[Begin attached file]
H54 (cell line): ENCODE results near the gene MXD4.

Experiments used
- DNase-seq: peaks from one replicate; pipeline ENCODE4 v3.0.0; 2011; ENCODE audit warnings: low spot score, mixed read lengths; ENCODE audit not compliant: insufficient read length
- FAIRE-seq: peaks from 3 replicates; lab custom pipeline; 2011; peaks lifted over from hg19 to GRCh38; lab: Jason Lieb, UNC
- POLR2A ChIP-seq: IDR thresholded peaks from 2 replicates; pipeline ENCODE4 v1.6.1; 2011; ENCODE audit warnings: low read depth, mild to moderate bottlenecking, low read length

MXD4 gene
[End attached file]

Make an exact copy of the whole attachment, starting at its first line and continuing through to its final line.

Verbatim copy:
H54 (cell line): ENCODE results near the gene MXD4.

Experiments used
- DNase-seq: peaks from one replicate; pipeline ENCODE4 v3.0.0; 2011; ENCODE audit warnings: low spot score, mixed read lengths; ENCODE audit not compliant: insufficient read length
- FAIRE-seq: peaks from 3 replicates; lab custom pipeline; 2011; peaks lifted over from hg19 to GRCh38; lab: Jason Lieb, UNC
- POLR2A ChIP-seq: IDR thresholded peaks from 2 replicates; pipeline ENCODE4 v1.6.1; 2011; ENCODE audit warnings: low read depth, mild to moderate bottlenecking, low read length

MXD4 gene